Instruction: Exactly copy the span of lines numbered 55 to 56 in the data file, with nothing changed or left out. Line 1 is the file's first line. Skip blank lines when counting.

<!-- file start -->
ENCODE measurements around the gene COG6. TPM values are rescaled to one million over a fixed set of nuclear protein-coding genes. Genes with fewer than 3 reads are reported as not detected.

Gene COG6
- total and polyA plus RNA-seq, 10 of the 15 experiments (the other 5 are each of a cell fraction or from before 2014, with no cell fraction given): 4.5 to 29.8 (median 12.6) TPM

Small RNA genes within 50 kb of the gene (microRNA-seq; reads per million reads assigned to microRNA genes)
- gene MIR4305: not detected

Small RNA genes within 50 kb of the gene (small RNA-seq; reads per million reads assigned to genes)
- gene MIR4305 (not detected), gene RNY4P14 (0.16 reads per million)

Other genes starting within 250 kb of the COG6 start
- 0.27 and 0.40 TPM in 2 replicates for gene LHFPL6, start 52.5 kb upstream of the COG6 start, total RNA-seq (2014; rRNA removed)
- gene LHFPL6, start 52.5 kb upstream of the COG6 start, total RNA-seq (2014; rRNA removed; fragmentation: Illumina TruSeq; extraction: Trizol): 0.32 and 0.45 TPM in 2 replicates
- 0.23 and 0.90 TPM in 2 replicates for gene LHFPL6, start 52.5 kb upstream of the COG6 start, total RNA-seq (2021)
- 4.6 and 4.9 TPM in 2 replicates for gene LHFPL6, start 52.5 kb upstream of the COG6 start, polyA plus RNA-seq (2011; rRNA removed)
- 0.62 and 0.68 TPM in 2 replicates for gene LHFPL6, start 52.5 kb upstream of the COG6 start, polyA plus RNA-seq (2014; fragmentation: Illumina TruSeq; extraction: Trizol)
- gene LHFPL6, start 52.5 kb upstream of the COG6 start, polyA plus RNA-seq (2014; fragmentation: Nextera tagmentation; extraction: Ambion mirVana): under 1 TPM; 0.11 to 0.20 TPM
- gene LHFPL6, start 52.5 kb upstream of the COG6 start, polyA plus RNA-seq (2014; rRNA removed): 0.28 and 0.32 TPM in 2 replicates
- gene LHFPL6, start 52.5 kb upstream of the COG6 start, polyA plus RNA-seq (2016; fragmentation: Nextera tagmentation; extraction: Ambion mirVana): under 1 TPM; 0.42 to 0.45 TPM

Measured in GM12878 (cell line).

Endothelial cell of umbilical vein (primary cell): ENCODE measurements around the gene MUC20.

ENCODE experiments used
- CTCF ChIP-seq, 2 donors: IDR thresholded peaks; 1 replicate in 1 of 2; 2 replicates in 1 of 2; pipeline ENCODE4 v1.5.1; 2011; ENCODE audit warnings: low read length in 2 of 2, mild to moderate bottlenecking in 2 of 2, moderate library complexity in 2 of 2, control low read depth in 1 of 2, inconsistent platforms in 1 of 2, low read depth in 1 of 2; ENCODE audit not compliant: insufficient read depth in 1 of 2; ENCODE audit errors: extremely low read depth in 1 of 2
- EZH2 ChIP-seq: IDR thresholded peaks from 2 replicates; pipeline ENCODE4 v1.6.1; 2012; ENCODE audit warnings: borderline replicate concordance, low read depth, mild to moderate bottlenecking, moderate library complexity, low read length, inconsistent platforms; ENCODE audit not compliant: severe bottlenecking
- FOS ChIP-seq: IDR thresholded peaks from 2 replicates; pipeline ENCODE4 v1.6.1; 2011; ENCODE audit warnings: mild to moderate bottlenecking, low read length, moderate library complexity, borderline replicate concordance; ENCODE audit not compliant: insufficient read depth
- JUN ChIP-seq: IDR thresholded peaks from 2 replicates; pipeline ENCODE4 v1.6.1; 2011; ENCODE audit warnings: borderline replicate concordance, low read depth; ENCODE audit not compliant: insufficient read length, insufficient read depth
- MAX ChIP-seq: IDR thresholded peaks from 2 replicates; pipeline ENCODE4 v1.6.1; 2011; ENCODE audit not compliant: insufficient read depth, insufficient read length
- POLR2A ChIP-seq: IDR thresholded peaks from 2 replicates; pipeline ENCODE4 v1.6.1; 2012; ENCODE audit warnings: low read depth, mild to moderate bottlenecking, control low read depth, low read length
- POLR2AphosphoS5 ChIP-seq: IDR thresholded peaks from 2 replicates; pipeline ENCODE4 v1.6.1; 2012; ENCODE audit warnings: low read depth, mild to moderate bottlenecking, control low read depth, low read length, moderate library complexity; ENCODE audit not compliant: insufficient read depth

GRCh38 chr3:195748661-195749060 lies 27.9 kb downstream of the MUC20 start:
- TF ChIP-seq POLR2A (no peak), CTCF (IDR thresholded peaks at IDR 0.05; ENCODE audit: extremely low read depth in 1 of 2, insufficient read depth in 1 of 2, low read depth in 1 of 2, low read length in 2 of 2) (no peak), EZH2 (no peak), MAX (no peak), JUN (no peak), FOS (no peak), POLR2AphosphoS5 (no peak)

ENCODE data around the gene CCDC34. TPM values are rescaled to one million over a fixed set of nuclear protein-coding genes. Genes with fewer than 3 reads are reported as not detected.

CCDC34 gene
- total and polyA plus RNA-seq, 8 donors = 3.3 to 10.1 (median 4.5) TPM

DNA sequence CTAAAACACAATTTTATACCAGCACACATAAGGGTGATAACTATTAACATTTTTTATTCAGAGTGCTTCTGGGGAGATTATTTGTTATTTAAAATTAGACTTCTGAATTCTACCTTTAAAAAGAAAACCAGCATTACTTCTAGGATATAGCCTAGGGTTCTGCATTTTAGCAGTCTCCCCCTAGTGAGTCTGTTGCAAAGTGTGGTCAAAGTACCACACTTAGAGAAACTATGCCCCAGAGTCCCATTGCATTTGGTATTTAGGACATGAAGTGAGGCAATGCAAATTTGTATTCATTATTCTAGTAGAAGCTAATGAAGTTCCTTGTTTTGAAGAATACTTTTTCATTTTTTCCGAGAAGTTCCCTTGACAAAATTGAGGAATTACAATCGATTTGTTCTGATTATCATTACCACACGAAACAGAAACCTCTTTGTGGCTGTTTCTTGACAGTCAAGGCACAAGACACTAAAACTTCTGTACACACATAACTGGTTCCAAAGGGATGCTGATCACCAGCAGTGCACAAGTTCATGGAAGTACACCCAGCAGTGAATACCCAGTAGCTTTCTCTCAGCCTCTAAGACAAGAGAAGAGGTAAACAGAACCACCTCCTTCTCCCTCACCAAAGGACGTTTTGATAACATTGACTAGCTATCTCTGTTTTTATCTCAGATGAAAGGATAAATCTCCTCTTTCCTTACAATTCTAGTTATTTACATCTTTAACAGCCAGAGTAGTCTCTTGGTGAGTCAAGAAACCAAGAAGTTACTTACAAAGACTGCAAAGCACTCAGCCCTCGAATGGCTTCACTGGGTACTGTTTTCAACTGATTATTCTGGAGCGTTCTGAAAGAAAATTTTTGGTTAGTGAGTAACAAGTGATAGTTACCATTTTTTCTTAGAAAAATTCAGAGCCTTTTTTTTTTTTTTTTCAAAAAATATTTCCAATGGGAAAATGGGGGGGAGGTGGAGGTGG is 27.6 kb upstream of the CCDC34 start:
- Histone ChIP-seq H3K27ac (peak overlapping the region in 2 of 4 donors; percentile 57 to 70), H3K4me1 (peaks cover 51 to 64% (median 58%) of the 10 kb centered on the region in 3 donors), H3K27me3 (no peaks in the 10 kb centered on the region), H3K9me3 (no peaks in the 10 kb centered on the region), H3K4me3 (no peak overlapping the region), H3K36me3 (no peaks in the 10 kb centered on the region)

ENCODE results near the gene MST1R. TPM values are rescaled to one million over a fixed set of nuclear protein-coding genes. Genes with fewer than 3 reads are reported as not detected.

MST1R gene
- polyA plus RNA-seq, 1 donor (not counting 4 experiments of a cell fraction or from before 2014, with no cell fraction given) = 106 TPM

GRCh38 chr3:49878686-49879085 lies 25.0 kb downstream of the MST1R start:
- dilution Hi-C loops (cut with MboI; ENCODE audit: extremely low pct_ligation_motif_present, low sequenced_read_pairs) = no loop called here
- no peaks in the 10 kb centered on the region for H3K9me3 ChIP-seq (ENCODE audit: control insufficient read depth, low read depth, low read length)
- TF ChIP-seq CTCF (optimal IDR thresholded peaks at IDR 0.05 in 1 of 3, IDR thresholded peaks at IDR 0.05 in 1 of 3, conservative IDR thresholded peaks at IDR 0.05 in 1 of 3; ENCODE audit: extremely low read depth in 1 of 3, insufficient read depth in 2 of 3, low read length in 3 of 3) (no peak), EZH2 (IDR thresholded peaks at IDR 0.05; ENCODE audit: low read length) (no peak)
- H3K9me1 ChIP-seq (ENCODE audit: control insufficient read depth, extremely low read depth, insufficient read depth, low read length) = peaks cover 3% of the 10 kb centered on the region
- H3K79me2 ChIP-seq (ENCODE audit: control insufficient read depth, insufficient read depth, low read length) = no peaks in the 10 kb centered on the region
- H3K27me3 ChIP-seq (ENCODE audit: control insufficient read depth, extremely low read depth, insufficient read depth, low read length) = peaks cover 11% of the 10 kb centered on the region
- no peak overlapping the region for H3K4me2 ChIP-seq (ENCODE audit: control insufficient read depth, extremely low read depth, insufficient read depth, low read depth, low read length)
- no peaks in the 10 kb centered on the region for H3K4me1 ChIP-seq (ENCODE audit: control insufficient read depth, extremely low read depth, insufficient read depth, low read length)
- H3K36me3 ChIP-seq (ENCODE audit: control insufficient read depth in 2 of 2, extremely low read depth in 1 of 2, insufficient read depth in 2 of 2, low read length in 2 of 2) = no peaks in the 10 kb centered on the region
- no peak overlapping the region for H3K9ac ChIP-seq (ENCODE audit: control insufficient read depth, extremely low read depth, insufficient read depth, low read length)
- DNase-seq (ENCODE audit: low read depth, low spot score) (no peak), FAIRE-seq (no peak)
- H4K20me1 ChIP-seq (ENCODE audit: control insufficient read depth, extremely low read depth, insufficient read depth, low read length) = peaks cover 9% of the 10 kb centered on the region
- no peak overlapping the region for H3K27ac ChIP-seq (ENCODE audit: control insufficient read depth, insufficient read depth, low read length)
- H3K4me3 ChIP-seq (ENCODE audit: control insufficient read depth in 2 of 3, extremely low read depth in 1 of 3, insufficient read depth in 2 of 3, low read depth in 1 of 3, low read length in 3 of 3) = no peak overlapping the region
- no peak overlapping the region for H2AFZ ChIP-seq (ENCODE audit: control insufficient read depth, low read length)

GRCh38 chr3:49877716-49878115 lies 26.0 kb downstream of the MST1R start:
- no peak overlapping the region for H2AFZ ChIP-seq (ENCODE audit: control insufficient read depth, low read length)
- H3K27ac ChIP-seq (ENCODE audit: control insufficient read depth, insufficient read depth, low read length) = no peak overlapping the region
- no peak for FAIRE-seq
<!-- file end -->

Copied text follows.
- H3K27ac ChIP-seq (ENCODE audit: control insufficient read depth, insufficient read depth, low read length) = no peak overlapping the region
- no peak for FAIRE-seq